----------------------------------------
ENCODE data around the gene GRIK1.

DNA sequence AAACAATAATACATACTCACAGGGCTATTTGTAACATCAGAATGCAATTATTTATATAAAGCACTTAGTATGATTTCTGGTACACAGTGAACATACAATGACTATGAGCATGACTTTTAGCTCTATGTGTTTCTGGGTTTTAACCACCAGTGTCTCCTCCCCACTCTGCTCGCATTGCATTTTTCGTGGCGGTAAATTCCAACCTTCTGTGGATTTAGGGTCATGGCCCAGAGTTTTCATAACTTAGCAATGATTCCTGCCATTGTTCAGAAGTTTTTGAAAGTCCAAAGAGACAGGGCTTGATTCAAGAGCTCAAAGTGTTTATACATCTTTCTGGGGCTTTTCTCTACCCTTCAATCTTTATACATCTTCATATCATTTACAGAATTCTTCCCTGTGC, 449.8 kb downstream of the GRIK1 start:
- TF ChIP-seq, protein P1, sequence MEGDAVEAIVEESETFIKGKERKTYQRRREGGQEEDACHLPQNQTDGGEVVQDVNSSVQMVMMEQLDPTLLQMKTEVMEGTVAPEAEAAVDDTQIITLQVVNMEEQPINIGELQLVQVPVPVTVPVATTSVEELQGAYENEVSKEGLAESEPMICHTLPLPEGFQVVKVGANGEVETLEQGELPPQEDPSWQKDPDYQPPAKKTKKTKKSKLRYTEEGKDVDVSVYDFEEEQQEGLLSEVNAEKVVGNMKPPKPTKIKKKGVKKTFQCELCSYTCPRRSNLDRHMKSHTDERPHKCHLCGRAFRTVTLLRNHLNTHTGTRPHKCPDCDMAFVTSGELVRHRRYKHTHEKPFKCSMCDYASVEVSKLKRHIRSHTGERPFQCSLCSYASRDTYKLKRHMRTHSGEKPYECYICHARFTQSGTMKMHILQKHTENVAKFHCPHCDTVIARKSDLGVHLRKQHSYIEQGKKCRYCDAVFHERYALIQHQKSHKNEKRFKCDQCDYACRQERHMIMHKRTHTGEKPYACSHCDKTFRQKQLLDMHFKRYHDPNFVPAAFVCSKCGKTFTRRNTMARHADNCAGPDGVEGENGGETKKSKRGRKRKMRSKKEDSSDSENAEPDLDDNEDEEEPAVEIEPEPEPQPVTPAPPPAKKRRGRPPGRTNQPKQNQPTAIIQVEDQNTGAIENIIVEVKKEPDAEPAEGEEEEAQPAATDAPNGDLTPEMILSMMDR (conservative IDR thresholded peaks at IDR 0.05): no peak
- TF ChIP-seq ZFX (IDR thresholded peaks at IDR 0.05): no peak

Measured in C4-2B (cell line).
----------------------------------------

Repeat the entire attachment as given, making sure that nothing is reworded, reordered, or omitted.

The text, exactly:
ENCODE data around the gene GRIK1.

DNA sequence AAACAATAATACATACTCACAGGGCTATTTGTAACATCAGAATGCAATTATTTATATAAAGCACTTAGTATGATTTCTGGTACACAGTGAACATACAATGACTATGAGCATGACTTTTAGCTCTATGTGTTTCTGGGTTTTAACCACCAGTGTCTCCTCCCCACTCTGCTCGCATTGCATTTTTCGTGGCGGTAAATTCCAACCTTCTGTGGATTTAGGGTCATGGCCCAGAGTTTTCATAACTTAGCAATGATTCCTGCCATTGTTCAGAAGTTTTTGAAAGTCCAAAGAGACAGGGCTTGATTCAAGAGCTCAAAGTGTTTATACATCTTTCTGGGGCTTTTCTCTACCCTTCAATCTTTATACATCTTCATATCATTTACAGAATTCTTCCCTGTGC, 449.8 kb downstream of the GRIK1 start:
- TF ChIP-seq, protein P1, sequence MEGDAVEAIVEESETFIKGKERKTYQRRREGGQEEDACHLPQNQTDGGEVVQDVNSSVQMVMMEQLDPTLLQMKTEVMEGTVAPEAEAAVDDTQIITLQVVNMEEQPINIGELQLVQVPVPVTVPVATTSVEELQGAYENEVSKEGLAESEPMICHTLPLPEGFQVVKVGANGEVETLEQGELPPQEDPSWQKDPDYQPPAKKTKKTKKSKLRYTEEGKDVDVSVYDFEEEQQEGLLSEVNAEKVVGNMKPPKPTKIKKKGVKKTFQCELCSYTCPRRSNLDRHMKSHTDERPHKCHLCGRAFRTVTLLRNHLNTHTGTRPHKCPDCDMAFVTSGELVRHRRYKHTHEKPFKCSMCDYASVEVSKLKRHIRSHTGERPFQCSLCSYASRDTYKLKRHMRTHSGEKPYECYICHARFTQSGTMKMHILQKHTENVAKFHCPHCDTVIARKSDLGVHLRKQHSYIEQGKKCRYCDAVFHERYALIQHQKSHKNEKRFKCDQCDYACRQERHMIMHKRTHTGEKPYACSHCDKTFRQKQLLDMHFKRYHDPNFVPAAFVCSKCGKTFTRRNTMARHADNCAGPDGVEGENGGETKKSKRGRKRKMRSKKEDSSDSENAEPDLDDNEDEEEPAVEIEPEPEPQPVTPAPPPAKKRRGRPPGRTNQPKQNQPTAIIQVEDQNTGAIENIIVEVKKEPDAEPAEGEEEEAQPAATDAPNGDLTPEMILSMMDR (conservative IDR thresholded peaks at IDR 0.05): no peak
- TF ChIP-seq ZFX (IDR thresholded peaks at IDR 0.05): no peak

Measured in C4-2B (cell line).